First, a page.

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LINEBREEDING Line-breeding - this is the breeding of animals that share common ancestors but are not closely related. For example the birds may share a common great-grandparent. Line-breeding is another way to help "set" or "fix" desirable traits. With line-breeding you breed animals that are related, but you are also routinely introducing genes from other lines into the genetic mix. It takes longer to fix the desirable traits this way, but doing so lowers the risk of those problems associated with repeated in-breeding. With a tight line-breeding you might find the same 3, 4 or more males/females showing up numerous times in a 5 generation pedigree. Loose line-breeding over successive generations will result in more variations of physical appearance than would in-breeding or tight line-breeding, but will keep the physical look and structure within the same general size and shape, it also carries fewer long term risks. According to geneticists. Line-breeding can be carried on for many many generations without deleterious effects on the line or breed as long as the individuals involved have few hidden genetic disorders. INBREEDING In-breeding - This is the breeding of closely related animals. Brother-Sister, Parent-Offspring, brother - Sister. In-breeding is more likely to help "set" or "fix" a particular trait within a breed or a line by narrowing the gene pool to favor those traits. So if a breeder is looking to set a particular desirable feature of their line then in-breeding and choosing the offspring most strongly possessing that trait can be beneficial. In-breeding can also help identify those bad genes that exist within a line. Birds possessing the bad genes can be eliminated from a breeding program and carriers also identified. Intermittent in-breeding within a line or breed is not damaging to the long term health of the animals. However, in-breeding over successive generations can lead to reduced fitness and fertility problems among the offspring, resulting in a phenomena known as In-breeding Depression. It can take many generations to show up depending on the traits involved. To use this method responsibly a breeder would not want to in-breed on animals with known genetic disorders, temperaments not in keeping with it's given breed, or known serious structural faults, or to in-breed frequently even on healthysuperior specimens. OUTCROSSING Out-crossing in terms of pure-bred birds is the breeding of unrelated birds. This type of breeding has both advantages and disadvantages. Which as it turns out are flip sides of the same argument. With out-crossing you are maintaining the greatest genetic diversity, but this also leads to the least consistency in terms of physical appearance and other traits. Outcrossing does not guarantee that the animals won't develop genetic disorders, but it does tend to reduce the numbers of affected offspring. Your best chance of getting an animal that is less prone to developing a genetic disorder comes more from finding a conscientious breeder that screens their animals for hereditary disorders and breeds for the betterment of the breed.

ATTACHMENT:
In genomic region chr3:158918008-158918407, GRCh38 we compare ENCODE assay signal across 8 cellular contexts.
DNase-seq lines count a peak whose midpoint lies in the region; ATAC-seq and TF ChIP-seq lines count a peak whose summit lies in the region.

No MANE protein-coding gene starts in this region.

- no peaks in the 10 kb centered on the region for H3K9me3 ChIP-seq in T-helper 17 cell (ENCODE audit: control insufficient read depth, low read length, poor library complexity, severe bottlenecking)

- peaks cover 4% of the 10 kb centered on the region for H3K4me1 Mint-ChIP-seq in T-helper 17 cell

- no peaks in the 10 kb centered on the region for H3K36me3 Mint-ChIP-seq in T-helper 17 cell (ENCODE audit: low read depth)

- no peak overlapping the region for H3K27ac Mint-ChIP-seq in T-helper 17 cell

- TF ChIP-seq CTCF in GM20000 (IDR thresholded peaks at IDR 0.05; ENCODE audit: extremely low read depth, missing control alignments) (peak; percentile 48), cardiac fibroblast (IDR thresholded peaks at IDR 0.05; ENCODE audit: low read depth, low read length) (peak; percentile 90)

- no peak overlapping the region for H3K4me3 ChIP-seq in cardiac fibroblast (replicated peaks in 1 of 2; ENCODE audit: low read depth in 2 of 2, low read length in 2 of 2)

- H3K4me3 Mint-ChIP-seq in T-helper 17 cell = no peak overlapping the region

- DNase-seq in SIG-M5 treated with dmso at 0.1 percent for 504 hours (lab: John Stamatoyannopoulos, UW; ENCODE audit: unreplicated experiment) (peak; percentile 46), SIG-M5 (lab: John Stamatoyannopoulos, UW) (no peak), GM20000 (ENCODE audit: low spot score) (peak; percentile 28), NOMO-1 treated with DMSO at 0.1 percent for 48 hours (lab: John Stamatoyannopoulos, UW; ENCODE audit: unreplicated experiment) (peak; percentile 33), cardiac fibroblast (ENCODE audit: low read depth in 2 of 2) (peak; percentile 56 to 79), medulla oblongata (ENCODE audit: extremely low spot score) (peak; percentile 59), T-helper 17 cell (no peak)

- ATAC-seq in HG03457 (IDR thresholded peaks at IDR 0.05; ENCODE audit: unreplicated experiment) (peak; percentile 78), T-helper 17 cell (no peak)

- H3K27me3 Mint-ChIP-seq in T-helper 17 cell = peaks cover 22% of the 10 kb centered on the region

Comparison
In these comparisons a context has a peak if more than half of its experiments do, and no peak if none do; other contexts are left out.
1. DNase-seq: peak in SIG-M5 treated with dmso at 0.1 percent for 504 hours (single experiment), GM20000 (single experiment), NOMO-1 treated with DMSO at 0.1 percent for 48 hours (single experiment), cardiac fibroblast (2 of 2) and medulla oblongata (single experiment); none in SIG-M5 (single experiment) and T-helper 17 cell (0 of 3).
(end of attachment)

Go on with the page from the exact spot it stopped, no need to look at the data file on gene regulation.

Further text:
Example: when male (1) is bred with female (2) then the baby chickens out of this combination is (3). These are half-bloods. If you bred back the best female out of this group to her father (1) you get a new generation (4). The same when the best male out of this group is bred back to his mother (2). By repeating this system you can build up a male and a female bloodline. So generation (4) back to (1) gives generation (6) or generation (5) to (2) gives generation (7). You always breed back to original cock and hen. If one of these is death you take the best male or female from the next generation. For example (3) again.